SWAIF takes to the national level on behalf of Central American refugees
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SWAIF petitions President Obama

and members of Congress for realistic solutions.

The Southwest IAF Network of organizations has been networking with a group of leaders, lawyers and organizers who are responding to the Central American immigrant women and children crises in a variety of ways from providing shelter, food, legal advice and a simple welcome.  The group has also come up with a letter to President Obama (below).  Over 30 local pastors and clergy have signed onto the letter so far. Arizona clergy who would like to sign on can email pcicsoaz@gmail.com as soon as possible.  The letter will go out Friday morning. As an individual, you can sign on via this LINK.

Dear President Obama and Members of Congress,

We are distressed by the cries of the young mothers, children and adolescents now detained under terrible conditions at our southern borders.  Moreover, we suffer with them.  We remember that in many ways, our own government policies have contributed to the untenable conditions now driving the refugees to our gates. They are refugees fleeing the drug and gang wars in homelands that currently boast the highest murder rates in the world.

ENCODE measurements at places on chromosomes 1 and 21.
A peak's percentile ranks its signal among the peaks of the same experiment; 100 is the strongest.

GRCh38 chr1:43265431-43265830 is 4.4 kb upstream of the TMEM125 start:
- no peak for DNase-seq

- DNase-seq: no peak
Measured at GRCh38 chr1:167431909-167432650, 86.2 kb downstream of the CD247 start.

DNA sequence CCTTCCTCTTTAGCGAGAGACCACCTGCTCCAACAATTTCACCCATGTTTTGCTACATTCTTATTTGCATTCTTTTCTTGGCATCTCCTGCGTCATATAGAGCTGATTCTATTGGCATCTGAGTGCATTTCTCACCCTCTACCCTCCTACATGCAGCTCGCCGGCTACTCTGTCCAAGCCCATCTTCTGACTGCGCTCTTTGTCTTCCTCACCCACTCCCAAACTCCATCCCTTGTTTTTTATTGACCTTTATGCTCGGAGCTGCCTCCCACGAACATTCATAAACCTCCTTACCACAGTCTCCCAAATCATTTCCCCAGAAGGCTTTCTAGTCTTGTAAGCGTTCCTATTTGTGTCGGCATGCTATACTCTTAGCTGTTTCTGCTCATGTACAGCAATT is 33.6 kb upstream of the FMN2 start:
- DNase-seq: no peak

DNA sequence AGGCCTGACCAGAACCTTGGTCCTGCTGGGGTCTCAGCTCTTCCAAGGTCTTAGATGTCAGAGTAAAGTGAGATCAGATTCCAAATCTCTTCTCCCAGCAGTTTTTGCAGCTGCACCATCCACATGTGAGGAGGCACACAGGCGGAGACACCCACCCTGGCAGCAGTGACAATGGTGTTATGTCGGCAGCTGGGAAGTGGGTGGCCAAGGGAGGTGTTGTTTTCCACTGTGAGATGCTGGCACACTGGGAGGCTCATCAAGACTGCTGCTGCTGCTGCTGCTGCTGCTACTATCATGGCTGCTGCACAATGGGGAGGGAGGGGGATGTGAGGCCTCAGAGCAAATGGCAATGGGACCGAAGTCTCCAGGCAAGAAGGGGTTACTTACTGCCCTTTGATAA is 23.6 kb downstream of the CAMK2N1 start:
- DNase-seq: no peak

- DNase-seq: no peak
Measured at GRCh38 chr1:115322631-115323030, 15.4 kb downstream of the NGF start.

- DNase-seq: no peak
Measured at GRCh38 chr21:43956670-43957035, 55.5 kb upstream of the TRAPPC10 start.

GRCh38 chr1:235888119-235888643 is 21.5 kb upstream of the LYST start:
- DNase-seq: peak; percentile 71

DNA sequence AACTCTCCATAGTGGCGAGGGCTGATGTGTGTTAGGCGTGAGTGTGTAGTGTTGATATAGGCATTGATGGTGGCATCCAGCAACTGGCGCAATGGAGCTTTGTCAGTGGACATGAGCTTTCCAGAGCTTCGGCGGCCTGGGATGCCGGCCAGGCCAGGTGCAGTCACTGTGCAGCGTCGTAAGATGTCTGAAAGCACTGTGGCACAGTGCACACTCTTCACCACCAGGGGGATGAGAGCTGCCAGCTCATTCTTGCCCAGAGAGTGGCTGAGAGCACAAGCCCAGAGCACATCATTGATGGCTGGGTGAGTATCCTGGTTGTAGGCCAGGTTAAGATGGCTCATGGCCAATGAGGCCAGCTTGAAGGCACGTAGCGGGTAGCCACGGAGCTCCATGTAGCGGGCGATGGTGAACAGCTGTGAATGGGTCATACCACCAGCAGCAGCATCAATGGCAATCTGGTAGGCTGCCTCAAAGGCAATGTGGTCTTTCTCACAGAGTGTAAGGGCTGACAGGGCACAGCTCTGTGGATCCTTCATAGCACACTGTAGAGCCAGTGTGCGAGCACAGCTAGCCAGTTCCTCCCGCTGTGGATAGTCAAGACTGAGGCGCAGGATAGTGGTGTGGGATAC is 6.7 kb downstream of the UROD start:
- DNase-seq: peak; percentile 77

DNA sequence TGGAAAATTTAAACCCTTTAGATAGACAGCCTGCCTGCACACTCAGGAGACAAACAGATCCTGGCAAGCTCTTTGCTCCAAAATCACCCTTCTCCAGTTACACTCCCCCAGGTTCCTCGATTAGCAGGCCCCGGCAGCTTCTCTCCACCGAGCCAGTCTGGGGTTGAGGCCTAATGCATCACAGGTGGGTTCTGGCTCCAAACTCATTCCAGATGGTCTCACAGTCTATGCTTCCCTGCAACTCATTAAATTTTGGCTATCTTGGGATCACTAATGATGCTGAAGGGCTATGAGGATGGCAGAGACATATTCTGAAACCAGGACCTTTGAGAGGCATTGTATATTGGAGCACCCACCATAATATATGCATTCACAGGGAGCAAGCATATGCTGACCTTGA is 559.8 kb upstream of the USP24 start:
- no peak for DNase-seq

Our current treatment of these children violates our integrity as a nation and as people of faith: “… show kindness and mercy to one another, do not oppress the widow, the fatherless, the sojourner, or the poor, and let none of you devise evil against another in your heart.” (Zechariah 7:9-10.)

Instead, we strongly urge the following three measures:
  1. Temporary Protected Status, or “TPS” should be granted to persons from Honduras, Guatemala, El Salvador and Mexico. This will give them a year and a half of legal status. After that, the dangers in their countries can be reconsidered annually. Once deemed safe, the refugees return to their homes. Meanwhile, the current burden on our courts and Border Patrol facilities is greatly alleviated, and the refugees can work and properly care for themselves.
  2. Anyone under the age of eighteen who has survived the perilous trip north must have an attorney, and must never be subjected to expedited processing. These children know they can be killed for speaking out against the gangs, and they have no familiarity with our legal system. To permit the expedited deportation of unrepresented children is unconscionable.
  3. Religious, human rights and civic groups must be allowed access to the U.S. Border Patrol detention facilities and to the U.S. Office of Refugee Resettlement shelters for unaccompanied minors.  Community leaders can and should provide humanitarian support to the overwhelmed detention centers and shelters.
We take seriously our government’s concerns for national security and the orderly control of immigration affairs.  However, the solution does not lie in punishing the children.  It is inexcusable to send back children to dangerous homelands from which they bravely escaped.

We must welcome our brothers and sisters.
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